When you’re on vacation, you want every moment to matter.

After all, most people don’t get many chances to take a holiday; about 54 percent of American workers end the year without taking all of their allotted vacation days, per Forbes, and the average vacationer travels less than 300 miles to enjoy their time off.

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Therefore, if you’re lucky enough to travel to another city, you need to make the most of the experience. That means exploring the Great Pyramids, taking a stroll through Central Park, or gazing on Paris from the Eiffel Tower. If you’re going to be a tourist, you might as well go all out—right?

Everything seems set up to extract as much money from you as possible. While the sights are gorgeous, it’s safe to say I won’t be going back.

Well, not quite. We spoke with travelers to find out about some of the world’s most underwhelming landmarks, and we were pretty surprised by some of their selections.

1. The Great Pyramids have been effectively ruined by tourists.

“I hate to say it, but the Pyramids in Egypt are such a letdown,” says Valerie Bowden of travel blog Backpacking Africa for Beginners. “For starters, they’re way too crowded. It kind of ruined my experience to see so many tourists—especially disrespectful ones throwing their trash in the sand and ignoring other warning signs.”

The country’s tourism industry fell off substantially in 2011 following a wave of political upheaval, and recent events have caused a 40 percent drop in tourism traffic, according to Reuters. Still, the Giza pyramids remain a major tourist attraction, and they’re not exactly isolated; they’re pretty much right next to Giza, a large city with 3.62 million residents. If you were hoping for a private tour of long-deserted (pardon the pun) ruins, well, you’re in for an unpleasant surprise.

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“There is also an ill-planned road that goes in between the three great Pyramids of Giza,” Bowden says. “That makes it next to impossible to get a photo of them without a giant tour bus in the background.”

“Lastly, the locals have gotten so used to taking advantage of the tourists. Everything was overpriced, and I struggled with the local men following me around trying to pull me into their stores.

That’s Bowden’s opinion, of course, and we can’t comment on whether the locals really try to take advantage of tourists. However, Chris Backe of One Weird Globe agrees that the Great Pyramids aren’t so great.

“It was in Egypt where I realized the places themselves only contribute so much to the overall travel experience,” he says. “Local men leered at my wife, dual pricing (e.g. paying more as a foreigner) is the rule, and local transportation is seriously lacking.”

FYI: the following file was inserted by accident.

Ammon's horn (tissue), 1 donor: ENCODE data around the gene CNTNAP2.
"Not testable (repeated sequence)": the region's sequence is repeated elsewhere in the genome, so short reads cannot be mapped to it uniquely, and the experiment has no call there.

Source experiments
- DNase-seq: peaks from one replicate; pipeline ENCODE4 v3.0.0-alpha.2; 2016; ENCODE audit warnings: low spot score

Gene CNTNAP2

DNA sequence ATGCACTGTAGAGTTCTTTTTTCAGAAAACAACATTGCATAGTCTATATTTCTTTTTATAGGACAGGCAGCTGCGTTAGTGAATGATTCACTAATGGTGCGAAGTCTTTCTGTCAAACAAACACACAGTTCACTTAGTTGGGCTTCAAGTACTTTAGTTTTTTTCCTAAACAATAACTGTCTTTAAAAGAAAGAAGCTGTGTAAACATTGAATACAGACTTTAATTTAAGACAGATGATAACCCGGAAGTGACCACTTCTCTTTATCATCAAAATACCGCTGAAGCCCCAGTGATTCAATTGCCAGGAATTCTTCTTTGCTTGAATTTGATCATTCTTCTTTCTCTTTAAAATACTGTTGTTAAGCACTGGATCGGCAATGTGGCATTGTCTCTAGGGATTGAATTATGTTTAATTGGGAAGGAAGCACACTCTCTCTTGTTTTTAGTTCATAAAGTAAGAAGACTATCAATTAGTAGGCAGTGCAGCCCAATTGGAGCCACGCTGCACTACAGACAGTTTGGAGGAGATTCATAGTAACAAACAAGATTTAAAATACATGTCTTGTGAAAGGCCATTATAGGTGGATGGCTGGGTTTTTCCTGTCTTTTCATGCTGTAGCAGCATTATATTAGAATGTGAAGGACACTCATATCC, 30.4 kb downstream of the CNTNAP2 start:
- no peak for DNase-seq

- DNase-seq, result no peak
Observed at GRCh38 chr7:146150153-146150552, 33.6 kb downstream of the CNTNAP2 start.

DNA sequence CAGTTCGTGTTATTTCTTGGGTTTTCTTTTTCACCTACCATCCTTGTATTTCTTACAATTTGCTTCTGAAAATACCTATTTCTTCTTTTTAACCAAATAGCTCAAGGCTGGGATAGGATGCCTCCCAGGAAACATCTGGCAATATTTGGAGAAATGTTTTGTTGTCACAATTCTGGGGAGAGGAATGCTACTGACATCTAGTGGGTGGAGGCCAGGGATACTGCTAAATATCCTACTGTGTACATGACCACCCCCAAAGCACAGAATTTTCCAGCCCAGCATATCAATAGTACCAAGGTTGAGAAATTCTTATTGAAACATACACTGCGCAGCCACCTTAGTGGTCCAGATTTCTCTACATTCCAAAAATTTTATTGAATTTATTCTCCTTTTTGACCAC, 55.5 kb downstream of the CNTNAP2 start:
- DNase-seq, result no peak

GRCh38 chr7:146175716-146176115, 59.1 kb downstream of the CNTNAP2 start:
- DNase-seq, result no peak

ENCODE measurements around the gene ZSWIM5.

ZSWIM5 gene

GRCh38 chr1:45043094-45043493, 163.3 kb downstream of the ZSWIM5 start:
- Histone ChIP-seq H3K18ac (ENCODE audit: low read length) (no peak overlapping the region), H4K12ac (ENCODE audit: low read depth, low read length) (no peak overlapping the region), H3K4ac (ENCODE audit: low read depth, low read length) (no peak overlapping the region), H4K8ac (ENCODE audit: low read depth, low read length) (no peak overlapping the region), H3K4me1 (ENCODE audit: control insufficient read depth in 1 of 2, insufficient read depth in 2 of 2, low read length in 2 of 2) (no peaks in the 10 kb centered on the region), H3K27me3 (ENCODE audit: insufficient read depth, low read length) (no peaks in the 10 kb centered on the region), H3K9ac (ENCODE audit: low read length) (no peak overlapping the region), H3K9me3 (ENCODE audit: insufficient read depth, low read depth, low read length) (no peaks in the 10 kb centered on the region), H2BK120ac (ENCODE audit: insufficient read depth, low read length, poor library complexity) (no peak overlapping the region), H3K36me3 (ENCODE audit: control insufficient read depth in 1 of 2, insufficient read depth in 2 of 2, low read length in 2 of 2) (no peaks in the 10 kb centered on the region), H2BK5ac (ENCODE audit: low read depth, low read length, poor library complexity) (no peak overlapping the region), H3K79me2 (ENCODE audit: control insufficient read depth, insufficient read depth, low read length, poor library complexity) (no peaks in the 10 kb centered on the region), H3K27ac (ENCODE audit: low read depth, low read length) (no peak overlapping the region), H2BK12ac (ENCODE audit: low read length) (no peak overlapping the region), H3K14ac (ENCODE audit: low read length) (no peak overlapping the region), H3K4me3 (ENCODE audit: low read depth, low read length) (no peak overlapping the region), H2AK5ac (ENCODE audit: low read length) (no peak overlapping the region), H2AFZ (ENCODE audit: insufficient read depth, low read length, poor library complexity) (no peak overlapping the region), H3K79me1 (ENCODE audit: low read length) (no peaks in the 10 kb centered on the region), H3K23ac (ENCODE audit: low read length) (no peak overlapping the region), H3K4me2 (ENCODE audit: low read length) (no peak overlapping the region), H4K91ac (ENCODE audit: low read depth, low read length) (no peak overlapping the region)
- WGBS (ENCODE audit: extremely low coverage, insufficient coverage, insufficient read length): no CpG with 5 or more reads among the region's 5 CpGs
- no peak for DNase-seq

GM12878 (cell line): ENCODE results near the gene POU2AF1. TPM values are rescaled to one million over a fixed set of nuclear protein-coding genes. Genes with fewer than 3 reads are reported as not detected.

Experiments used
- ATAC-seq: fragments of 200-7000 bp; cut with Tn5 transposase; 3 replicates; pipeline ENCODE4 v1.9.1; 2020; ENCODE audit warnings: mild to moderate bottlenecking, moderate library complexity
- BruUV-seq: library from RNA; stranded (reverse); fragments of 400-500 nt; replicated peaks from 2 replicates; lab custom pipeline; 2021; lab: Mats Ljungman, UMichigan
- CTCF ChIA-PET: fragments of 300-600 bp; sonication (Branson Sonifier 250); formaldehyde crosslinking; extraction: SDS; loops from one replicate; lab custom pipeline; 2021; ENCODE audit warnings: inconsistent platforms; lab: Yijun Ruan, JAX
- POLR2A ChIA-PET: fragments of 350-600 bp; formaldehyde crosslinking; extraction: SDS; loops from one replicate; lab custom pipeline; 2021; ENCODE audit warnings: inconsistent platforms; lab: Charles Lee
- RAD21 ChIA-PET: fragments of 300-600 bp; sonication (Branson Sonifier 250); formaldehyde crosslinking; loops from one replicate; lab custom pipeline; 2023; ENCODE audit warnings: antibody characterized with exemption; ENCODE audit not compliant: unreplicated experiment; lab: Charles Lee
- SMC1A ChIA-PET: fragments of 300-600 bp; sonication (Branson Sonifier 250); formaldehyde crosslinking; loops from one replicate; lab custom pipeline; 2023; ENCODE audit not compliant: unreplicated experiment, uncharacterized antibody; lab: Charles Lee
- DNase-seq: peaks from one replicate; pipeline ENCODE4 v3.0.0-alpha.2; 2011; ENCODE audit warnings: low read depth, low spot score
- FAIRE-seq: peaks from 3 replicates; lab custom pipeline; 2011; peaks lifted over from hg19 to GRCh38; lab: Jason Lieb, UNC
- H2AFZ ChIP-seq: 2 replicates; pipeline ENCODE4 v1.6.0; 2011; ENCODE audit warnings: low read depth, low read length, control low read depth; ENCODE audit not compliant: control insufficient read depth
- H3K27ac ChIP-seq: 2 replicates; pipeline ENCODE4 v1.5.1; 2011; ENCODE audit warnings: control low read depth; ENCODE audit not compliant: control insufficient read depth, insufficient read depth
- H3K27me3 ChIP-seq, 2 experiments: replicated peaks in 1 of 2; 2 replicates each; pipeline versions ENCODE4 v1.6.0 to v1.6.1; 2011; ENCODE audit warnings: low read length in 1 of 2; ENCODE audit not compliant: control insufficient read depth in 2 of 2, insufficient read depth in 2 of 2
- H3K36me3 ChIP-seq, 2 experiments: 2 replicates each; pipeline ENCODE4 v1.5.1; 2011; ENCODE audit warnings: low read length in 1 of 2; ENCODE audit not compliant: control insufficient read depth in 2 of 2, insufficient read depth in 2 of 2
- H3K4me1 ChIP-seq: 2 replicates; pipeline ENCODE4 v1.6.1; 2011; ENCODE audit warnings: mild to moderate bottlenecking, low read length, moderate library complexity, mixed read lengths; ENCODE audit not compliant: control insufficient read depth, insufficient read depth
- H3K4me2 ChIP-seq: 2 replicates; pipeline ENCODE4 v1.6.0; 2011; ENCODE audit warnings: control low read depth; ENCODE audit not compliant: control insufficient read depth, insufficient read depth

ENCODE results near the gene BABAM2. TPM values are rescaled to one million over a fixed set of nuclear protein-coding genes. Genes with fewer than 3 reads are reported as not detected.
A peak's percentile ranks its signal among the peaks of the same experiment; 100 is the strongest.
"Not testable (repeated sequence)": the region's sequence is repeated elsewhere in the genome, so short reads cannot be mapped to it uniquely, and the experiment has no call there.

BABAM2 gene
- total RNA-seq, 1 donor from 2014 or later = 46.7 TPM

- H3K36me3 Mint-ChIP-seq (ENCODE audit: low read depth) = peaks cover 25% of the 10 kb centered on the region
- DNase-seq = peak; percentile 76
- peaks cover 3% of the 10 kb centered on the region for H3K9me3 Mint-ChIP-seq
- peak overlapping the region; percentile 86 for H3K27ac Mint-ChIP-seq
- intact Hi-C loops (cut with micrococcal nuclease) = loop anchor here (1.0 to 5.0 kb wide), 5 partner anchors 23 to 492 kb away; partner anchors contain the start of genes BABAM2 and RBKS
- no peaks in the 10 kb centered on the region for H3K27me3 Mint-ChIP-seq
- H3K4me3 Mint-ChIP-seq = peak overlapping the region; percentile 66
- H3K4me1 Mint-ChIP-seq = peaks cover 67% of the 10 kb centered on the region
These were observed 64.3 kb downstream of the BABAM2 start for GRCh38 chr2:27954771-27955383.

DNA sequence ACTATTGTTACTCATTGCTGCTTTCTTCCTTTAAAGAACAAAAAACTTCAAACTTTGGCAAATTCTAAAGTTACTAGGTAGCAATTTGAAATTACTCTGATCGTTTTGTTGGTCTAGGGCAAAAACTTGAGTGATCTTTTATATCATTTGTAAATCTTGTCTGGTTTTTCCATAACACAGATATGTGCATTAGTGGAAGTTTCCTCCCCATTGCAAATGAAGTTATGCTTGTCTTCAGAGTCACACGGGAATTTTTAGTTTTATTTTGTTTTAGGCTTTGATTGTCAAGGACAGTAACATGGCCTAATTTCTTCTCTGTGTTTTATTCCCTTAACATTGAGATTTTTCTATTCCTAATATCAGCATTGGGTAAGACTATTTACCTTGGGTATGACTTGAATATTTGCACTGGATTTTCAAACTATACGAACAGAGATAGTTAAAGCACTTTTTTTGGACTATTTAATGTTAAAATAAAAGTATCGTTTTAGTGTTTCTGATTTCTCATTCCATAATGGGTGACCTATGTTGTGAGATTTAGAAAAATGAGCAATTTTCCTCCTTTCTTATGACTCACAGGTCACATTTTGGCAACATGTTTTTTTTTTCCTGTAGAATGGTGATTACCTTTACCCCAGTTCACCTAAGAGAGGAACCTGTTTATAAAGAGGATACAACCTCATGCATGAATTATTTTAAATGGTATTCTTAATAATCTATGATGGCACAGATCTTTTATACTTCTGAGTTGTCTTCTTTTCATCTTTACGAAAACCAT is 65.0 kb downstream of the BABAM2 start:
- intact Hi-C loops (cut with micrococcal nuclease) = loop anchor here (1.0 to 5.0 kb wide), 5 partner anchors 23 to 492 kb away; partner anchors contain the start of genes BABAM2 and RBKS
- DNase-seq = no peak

“Everything seems set up to extract as much money from you as possible. While the sights are gorgeous, it’s safe to say I won’t be going back.”

2. The Eiffel Tower is wonderful—provided that you watch your step.

“I’ve been traveling for a little over six years now and have been to quite a few places,” says traveler Chris Burdick of TravelSizeRobot.com. “The first thing that popped into my head [when considering bad tourist destinations] was the Eiffel Tower. I mean, it’s really big, which is quite impressive, but actually going there … it’s loaded with touts and tourists, as you’d expect, and there’s dog poo all over the ground—typical Paris.”

Don’t jump all over Burdick: Dog excrement is apparently a pretty big problem for the French. One Frenchman even introduced an app to compel Parisian street sweepers to clean up after pets. Needless to say, if you’re visiting the Eiffel Tower, you might want to watch your step.

“Then you actually go in, pay the 17 Euros or whatever it is now, get up there excited to see the postcard-Parisian skyline, only to realize that the most notable landmark in Paris—the one thing you expect to see in any skyline view of Paris—is the one thing you can’t see, because you’re standing in it,” Burdick says.

If you’re curious, you can easily find videos and photos taken from the Eiffel Tower’s observation area. The view isn’t bad, but we see Burdick’s point; if you’re hoping to get an iconic picture of the city, you’ll probably walk away disappointed.

“Skip the Eiffel Tower,” he says. “If you want to see a beautiful view of Paris at night, go to one of the taller buildings around so you can actually see the thing.”

3. The beauty of the Sistine Chapel is drowned out by the noise.

“My husband and I were incredibly underwhelmed by the Sistine Chapel and its ceiling,” says Cory Varga of travel adventure blog You Could Travel. “Although beautiful, there were far too many people around to be able to observe the paintings in detail. Not to mention, some of the paintings were too small.”

We’ll be sure to pass that criticism on to freaking Michelangelo.